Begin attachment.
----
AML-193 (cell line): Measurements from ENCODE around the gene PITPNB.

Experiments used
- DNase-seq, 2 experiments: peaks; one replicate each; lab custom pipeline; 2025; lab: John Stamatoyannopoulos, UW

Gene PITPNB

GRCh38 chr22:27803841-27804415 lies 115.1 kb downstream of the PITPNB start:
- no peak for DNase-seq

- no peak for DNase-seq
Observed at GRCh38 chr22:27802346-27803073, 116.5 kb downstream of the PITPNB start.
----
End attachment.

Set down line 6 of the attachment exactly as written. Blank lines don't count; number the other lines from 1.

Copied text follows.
- no peak for DNase-seq